Thematic Mapping in Case Conceptualization: A Test of Clinical Efficacy
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Case conceptualization is a critical part of mental health treatment, often serving as the preliminary step to treatment planning, psychotherapy, assessment, and diagnosis. However, the field of psychology currently lacks an empirically-supported, standardized method of transdiagnostic and transtheoretical case conceptualization. In addition, there are multiple models of case formulation that are conflicting in definition, contain confusing protocol, lack cultural consideration, or are not applicable for all clinicians. This leaves many psychologists vulnerable to the creation of case conceptualizations that are influenced by common cognitive errors or bias. Thematic Mapping, a novel method of case formulation originated by Dr. Charles Ridley, was created in response to this need for a standardized, culturally-focused model that clinicians of any level of training, theoretical adherence, or expertise may use to facilitate positive therapeutic outcomes. This dissertation subjects Thematic Mapping to an empirical test by exposing six second-year psychology doctoral students to the model in a 14-hour workshop introduced in varying intervals across six weeks. Students’ case formulations and activities related to the Thematic Mapping process were assessed across the workshop for level of complexity, systematic process, thematic goodness-of-fit, and inclusiveness of culturally-sensitive critical client data. Results suggest that Thematic Mapping, as introduced in a workshop format, significantly improves case conceptualizations created by early-career doctoral students in all four aforementioned areas.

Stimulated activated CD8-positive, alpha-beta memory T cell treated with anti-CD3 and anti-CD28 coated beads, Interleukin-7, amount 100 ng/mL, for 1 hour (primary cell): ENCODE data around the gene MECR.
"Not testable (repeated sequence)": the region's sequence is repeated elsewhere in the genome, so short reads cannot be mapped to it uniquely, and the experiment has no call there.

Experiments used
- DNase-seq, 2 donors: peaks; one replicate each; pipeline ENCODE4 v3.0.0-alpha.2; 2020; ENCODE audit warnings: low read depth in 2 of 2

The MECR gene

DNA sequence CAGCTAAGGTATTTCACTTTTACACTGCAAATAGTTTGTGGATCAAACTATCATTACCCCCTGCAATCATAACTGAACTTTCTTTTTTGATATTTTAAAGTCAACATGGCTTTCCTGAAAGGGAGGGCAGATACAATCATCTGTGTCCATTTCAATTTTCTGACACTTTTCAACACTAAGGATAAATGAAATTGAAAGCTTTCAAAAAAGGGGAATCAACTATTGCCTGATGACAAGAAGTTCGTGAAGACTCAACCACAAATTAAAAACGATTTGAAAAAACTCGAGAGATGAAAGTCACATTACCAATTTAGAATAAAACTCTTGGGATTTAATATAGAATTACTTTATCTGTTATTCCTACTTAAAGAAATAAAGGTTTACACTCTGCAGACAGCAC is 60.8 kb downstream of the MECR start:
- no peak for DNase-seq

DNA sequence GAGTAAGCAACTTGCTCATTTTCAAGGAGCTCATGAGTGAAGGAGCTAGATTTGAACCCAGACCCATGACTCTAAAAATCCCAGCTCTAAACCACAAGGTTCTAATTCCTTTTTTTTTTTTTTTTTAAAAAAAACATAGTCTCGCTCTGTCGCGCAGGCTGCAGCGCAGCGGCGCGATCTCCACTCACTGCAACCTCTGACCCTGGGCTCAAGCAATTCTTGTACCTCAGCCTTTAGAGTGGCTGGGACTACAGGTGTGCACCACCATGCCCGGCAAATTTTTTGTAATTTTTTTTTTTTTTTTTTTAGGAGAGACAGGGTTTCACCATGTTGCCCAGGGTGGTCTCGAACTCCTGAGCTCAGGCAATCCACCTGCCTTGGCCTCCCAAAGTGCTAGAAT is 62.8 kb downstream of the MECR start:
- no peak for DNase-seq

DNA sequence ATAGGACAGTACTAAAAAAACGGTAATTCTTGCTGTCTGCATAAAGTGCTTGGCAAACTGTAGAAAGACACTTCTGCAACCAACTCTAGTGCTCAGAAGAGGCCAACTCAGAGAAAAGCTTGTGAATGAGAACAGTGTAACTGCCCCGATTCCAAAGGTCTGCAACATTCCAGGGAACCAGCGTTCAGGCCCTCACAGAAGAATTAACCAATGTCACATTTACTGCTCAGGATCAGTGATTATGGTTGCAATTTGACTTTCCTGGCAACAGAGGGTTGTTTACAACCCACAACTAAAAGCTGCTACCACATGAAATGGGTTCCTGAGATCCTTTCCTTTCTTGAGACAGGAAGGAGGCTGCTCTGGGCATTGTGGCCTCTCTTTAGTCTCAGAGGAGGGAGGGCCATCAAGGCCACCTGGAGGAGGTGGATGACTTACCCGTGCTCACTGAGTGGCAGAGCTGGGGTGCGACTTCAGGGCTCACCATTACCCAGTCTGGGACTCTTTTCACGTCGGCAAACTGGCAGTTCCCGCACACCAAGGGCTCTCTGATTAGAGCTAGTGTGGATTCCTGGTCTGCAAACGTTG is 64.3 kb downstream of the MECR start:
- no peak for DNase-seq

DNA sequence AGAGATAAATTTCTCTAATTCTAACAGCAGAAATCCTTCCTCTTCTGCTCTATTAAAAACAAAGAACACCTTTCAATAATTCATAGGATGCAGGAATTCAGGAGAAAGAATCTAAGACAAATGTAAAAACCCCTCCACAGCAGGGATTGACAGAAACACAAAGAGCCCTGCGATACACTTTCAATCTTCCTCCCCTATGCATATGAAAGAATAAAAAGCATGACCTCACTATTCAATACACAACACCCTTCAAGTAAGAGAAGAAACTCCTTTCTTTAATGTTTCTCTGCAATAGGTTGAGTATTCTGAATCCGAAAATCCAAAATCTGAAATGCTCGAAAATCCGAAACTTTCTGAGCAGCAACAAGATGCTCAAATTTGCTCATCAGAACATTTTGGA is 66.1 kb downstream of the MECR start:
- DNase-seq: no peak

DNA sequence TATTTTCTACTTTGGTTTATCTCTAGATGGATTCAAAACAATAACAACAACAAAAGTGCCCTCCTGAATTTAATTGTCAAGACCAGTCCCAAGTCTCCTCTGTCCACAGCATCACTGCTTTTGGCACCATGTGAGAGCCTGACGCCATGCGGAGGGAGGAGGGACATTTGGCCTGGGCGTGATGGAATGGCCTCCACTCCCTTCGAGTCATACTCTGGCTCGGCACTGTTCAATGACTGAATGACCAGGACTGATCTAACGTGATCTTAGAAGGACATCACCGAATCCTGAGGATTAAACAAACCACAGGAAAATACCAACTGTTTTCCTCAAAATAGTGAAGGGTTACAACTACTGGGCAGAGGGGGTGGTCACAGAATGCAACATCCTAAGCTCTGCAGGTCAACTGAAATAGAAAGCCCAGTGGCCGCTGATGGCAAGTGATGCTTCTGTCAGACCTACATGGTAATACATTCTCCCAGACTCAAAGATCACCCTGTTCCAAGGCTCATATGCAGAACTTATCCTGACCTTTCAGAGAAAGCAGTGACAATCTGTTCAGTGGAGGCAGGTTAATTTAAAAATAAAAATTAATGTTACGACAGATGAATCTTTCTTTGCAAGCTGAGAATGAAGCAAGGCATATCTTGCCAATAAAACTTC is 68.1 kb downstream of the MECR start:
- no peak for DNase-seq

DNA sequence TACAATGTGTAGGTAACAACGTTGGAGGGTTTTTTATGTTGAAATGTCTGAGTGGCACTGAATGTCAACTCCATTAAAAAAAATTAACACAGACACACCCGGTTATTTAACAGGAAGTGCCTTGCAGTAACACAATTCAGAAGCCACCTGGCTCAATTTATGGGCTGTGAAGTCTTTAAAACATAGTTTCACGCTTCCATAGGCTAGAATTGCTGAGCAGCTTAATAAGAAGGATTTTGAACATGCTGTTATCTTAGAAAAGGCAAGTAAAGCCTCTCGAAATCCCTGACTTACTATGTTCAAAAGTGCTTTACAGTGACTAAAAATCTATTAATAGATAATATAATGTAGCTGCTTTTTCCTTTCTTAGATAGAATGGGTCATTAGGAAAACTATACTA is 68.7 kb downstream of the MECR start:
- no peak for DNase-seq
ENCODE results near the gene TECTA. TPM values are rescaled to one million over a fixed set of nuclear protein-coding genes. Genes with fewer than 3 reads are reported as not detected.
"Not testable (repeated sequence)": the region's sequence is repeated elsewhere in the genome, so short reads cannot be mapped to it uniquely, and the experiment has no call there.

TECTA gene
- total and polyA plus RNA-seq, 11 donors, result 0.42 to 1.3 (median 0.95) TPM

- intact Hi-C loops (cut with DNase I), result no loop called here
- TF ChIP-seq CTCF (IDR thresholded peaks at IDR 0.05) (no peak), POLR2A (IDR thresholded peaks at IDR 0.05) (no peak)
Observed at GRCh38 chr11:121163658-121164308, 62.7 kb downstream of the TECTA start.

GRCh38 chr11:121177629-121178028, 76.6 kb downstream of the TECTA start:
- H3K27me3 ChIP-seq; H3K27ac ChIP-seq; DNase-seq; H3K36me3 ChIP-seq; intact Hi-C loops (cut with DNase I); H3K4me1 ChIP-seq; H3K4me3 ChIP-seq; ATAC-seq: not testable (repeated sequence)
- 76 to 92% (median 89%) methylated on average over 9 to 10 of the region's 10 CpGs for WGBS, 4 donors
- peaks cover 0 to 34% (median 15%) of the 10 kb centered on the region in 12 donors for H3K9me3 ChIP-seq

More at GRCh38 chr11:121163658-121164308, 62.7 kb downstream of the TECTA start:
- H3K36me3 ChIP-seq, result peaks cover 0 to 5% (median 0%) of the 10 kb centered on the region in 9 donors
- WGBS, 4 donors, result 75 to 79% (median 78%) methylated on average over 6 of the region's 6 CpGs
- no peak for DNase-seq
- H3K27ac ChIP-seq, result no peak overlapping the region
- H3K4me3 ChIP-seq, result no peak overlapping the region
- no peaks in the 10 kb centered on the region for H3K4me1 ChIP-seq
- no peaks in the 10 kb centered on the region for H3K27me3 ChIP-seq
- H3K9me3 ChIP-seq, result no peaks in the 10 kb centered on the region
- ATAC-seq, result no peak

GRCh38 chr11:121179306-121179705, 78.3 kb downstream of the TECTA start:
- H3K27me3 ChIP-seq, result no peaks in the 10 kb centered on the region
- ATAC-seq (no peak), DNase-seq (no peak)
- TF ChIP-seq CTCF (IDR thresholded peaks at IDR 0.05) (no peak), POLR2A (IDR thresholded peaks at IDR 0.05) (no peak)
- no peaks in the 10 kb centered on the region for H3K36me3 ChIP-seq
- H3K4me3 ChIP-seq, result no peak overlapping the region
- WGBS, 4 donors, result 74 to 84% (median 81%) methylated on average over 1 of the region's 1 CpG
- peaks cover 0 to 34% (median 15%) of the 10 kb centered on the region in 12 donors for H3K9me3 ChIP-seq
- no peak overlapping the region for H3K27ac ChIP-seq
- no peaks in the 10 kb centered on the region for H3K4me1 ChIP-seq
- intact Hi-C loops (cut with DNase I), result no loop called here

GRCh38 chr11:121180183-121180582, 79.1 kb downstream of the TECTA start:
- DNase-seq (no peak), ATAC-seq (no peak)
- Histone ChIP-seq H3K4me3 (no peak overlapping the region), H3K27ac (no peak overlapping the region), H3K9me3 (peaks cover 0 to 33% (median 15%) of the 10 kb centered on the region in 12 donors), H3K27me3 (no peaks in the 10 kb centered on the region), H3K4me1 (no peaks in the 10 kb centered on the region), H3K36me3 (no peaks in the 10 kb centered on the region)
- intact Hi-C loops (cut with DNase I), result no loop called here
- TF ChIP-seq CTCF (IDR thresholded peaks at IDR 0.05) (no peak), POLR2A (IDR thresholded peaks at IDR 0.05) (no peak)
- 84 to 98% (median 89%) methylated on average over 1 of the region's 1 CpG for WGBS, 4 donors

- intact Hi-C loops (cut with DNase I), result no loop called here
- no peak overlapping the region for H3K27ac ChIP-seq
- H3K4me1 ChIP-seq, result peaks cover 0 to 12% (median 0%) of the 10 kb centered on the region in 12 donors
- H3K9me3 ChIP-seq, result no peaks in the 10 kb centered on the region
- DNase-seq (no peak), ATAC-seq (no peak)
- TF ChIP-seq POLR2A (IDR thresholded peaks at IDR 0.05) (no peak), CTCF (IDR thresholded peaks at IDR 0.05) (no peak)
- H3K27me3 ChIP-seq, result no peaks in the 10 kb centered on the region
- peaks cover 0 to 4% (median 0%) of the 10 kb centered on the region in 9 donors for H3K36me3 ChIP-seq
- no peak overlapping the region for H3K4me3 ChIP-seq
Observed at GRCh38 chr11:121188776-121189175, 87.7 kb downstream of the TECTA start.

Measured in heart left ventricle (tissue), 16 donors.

Jeffrey, Christina E (2017). Thematic Mapping in Case Conceptualization: A Test of Clinical Efficacy. Doctoral dissertation, Texas A & M University. Available electronically from